A Texas tale

Gettysburg Address journey was a trip

click to enlarge A Texas tale
Valued at $20 million, the ALPLM’s copy of the Gettysburg Address is one of five in existence handwritten by Abraham Lincoln.
Valued at $20 million, the ALPLM’s copy of the Gettysburg Address is one of five in existence handwritten by Abraham Lincoln.

Glenn Beck’s been down on his luck.

The talk show personality with bluster – he’s called Barack Obama a racist and said that relatives of 9/11 victims complain too much –has been laying off staff at his Texas-based production company in recent years. Revenue, Beck has said, isn’t what it used to be.

But a nonprofit outfit founded by Beck called Mercury One, which bills itself a humanitarian and educational charity, got a boost last year from the Abraham Lincoln Presidential Library and Museum.

The ALPLM last June loaned Mercury One some of its most precious possessions, including a copy of the Gettysburg Address, a key to Lincoln’s house, a letter he wrote and a nameplate from his home informing passersby that A. Lincoln lived there. The 2018 loan was the third time ever that the Gettysburg Address has left the Springfield institution. It was Mercury One’s opening weekend as a museum.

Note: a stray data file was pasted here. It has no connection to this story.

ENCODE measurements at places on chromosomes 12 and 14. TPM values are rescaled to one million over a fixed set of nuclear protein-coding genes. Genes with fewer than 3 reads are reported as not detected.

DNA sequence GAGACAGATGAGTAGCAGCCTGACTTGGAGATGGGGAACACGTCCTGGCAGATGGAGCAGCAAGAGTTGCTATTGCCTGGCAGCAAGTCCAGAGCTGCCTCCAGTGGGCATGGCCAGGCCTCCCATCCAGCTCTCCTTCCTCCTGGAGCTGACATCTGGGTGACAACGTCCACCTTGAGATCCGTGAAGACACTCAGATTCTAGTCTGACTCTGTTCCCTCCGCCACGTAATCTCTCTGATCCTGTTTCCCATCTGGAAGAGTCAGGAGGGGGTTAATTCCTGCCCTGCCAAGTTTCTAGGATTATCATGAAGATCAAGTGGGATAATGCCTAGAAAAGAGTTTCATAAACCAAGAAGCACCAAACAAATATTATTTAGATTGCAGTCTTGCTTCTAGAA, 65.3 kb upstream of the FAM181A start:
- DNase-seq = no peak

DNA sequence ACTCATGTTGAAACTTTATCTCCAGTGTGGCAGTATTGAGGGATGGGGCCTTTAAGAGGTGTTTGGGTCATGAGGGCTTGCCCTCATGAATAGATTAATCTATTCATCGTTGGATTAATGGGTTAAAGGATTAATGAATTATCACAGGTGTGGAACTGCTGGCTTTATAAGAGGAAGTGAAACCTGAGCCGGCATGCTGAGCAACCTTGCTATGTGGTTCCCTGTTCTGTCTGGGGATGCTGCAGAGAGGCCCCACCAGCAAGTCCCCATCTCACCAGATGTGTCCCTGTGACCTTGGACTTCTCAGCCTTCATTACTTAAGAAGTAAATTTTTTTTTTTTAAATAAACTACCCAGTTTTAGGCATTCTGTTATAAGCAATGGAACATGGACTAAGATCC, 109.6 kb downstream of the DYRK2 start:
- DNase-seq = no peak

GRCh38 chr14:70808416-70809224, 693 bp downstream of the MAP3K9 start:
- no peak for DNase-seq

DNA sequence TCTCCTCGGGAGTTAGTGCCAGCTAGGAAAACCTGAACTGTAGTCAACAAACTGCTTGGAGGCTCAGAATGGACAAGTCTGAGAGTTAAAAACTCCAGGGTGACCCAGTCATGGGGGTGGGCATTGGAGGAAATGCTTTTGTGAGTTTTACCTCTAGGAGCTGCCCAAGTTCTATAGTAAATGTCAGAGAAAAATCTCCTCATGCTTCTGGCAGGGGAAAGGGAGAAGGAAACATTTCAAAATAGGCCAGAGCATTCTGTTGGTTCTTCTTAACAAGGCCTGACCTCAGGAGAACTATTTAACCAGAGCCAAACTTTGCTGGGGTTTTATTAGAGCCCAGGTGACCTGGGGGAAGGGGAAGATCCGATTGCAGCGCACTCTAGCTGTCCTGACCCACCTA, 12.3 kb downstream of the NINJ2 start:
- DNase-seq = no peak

In 2008, armed drivers took the document to Pennsylvania in a locked truck for the opening of the Gettysburg National Military Museum and Visitors Center. ALPLM officials with keys to the truck’s storage compartment followed in a rental car. In 2009, the Chicago History Museum borrowed the treasure for a month-long show.

The ALPLM couldn’t find the 2009 loan agreement when I asked. Unlike Mercury One or the ALPLM, the Windy City museum is accredited by the American Alliance of Museums, which certifies that institutions know how to handle priceless artifacts. ALPLM officials and staff of the Pennsylvania institution exchanged emails for nearly a year before the document left Springfield in 2008. The loan agreement was signed more than a month in advance, after ALPLM staff reviewed a National Park Service report on the building where the document would be displayed. Is the facility safe from fire and floods? Are temperatures, humidity, dust and lighting levels adequately monitored? What about insects, mold and rodents?

Things were different when Mercury One borrowed the Gettysburg Address for a three-day exhibit dubbed Rights and Responsibilities that also featured such treasures as a replica pair of Dorothy’s ruby slippers from The Wizard of Oz, costumes from Star Wars and an exploding rat the British created during World War II, with the idea of scattering the critters in German factories in hopes that the Nazis would toss them into boilers and so blow the Third Reich to smithereens.